Mathieu Bablet’s graphic novel The Beautiful Death combines the desolation of Richard Matheson’s I Am Legend with the bleak pessimism of Cormac McCarthy’s The Road. It starts following an unnamed young man, who’s internally reciting a poem that ends each stanza with, “For I am the last man on Earth.” After fifteen or so pages, it switches to the protagonists. Wayne, Jeremiah, and Soham are young men who survived the apocalypse. They spend their days traveling an unnamed city, scavenging for supplies. Wayne points out that the expiration date on the can is their expiration date too.
His and Soham’s spirits are broken. That’s precisely why Jeremiah is such a breath of fresh air. While Wayne and Soham wax poetic on the meaning of life after the apocalypse (“Do we have a duty to survive for all those who died?” Wayne asks through tears on page 73), Jeremiah builds snowmen. He maintains a sense of play, and a story this dark needs the light of hope to see everything else that’s going on.
And there’s a lot. What The Beautiful Death gets right is the way that humans are hardwired, stuck to traditions and routines. It’s most evident when Soham stops to look both ways before crossing a street and explains, “Just a dumb old reflex” (35). It’s a lot like the excellent Ravenous, a zombie apocalypse film that spent as much time reflecting on what the characters missed from their lives before as it did eating-flesh.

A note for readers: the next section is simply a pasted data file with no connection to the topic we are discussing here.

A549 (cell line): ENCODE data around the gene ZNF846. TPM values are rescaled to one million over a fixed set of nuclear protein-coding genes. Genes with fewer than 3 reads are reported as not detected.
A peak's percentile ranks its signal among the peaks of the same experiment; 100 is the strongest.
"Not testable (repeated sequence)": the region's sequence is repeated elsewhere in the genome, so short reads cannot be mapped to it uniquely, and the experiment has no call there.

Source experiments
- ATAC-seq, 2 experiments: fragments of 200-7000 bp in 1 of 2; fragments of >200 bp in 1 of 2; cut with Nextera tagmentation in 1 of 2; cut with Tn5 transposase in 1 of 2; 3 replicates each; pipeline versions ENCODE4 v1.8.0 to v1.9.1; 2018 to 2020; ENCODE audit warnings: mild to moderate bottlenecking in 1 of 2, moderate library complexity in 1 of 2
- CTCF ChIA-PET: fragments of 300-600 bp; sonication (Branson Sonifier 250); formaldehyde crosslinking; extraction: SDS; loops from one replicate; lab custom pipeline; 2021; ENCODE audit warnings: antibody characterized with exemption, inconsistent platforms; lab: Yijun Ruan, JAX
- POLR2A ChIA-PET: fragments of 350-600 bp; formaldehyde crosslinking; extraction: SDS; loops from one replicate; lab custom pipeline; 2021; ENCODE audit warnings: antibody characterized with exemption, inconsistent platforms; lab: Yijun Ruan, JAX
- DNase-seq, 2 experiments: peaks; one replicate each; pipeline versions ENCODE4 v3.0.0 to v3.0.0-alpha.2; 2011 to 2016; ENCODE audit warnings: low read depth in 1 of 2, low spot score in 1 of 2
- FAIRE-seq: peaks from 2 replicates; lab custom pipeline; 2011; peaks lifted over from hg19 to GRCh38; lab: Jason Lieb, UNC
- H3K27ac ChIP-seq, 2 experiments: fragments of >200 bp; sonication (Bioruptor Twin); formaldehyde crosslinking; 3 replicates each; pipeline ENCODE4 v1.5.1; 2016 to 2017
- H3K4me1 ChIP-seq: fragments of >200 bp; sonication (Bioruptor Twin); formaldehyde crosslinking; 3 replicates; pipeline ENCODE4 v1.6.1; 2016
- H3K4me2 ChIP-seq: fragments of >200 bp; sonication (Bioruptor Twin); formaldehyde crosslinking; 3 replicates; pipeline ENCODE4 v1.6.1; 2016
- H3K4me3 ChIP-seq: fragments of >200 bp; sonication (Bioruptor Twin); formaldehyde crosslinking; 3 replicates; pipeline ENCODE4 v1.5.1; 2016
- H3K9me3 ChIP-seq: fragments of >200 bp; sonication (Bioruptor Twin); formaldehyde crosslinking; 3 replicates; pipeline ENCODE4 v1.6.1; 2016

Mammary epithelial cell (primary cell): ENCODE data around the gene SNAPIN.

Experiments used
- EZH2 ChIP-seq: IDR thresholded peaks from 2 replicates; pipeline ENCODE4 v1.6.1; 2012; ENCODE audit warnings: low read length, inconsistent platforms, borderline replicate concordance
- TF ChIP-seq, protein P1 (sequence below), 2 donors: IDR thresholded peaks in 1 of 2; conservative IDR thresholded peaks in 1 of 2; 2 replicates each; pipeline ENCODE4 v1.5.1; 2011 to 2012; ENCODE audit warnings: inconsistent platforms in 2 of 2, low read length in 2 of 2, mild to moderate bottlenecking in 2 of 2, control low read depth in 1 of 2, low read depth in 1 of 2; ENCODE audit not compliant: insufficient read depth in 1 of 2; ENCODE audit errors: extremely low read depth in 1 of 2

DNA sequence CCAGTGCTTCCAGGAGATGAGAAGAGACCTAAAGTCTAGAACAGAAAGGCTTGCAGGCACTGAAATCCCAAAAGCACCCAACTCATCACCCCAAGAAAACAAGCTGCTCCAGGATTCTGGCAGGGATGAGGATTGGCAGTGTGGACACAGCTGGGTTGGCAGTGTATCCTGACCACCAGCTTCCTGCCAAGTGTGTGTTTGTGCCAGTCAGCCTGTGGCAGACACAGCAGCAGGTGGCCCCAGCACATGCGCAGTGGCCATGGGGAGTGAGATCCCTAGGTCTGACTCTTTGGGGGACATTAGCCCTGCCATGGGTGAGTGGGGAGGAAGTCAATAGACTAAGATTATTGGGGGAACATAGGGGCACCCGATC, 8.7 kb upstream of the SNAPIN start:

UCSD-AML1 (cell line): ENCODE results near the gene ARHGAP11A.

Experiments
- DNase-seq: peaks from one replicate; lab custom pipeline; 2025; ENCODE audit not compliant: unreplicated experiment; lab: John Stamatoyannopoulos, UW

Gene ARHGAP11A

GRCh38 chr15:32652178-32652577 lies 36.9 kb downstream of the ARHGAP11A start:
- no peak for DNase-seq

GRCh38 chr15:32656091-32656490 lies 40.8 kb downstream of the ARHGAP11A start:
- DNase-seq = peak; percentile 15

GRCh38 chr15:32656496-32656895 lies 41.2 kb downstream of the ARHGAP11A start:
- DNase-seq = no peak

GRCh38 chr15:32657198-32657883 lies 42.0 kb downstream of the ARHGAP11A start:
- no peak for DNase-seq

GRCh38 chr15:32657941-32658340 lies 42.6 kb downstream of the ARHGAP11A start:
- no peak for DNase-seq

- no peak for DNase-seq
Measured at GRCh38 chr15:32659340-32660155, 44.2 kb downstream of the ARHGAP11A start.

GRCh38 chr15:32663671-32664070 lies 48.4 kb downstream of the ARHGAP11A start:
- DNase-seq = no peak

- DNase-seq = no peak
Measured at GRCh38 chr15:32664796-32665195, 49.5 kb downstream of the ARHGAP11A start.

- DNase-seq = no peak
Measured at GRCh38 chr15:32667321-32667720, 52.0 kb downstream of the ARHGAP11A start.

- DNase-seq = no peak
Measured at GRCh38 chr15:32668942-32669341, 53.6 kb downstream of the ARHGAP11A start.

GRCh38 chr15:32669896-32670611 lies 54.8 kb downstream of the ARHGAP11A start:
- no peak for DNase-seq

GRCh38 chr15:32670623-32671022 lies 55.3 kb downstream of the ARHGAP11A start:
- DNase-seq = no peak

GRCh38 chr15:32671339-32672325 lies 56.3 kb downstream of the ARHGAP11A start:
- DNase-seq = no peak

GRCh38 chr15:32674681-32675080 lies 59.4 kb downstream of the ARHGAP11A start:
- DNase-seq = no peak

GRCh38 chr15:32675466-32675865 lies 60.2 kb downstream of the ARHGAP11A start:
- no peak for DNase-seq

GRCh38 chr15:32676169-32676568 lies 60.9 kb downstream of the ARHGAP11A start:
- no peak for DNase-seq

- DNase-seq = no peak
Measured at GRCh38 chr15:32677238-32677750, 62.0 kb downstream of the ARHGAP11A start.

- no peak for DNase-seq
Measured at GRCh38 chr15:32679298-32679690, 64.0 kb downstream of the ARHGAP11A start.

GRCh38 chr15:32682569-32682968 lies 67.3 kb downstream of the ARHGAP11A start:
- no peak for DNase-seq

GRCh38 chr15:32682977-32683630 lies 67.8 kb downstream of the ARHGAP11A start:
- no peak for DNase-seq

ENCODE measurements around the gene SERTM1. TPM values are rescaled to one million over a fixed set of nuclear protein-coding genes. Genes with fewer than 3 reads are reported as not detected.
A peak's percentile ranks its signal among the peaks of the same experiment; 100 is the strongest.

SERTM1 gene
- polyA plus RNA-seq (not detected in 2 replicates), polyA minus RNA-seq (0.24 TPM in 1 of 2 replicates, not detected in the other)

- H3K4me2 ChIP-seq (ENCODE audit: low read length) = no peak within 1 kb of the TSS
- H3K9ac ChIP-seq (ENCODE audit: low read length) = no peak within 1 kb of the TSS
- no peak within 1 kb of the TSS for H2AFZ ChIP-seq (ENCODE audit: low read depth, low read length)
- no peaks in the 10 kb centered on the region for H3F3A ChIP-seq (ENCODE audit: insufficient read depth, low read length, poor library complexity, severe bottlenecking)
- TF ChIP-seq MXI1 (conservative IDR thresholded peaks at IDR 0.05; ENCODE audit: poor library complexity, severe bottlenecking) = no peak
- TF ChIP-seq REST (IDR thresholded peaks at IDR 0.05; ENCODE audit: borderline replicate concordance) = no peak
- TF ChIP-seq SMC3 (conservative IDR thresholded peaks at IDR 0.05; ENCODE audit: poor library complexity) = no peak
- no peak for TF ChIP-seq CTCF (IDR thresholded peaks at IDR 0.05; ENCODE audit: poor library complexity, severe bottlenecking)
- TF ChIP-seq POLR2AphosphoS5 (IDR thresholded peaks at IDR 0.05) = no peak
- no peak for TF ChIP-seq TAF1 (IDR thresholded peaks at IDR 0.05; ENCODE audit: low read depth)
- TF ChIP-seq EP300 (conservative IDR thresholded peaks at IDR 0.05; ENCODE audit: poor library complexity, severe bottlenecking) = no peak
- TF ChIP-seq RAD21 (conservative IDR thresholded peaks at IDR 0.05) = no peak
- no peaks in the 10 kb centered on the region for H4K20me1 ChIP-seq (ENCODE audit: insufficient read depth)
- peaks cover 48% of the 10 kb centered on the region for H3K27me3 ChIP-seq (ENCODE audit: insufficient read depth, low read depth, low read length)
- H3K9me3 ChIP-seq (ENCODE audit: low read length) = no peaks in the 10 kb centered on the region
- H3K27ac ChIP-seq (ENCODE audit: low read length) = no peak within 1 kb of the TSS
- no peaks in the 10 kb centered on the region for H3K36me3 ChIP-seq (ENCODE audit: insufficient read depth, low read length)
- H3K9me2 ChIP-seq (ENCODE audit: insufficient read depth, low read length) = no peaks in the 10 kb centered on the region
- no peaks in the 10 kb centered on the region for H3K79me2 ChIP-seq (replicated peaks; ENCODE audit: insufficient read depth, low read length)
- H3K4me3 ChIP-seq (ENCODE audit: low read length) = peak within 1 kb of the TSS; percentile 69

While the post-apocalyptic setting is familiar, the way the world got there isn’t. Since it’s something that the characters discover as the story progresses, let it suffice to say that the primary antagonists are bugs, very much like “They’re Creeping Up on You” segment from Stephen King and George A. Romero’s Creepshow.
Bablet also does a good job of making the viewer wait to see the monster. It’s a classic horror technique, because whatever readers see in their imagination is infinitely scarier than what Bablet can draw, although, when he does finally draw the bugs, they’re terrifying.
Bablet wrote and drew The Beautiful Death. He’s confident in his work, and unlike a lot of comic writers, he’s not afraid to let a few pages go by without a word at all. It’s effective for moving the plot forward, but also for underlining the sense of loneliness there is in this world. After all, the main trio goes for years at a time without seeing anyone else.
Originally written in French, Edward Gauvin does an excellent job translating the book. He not only gets the words write, but he does it with style, keeping the tone in sardonic passages like: “Sadly for the culinary world, the gentle Mrs. Jones perished in a tragic mishap at the Zoo, determined to save a poor adventurous child from the hands of a rutting orangutan” (17).
The Beautiful Death does exactly what it wants to do. It’s a somber apocalypse story, imagining what the last days of the last people on our planet will be like. It’s miserable because that’s what it wanted to be.
The Beautiful Death is available from the Statix Press imprint of Titan Comics now.
Wicked Rating: 6/10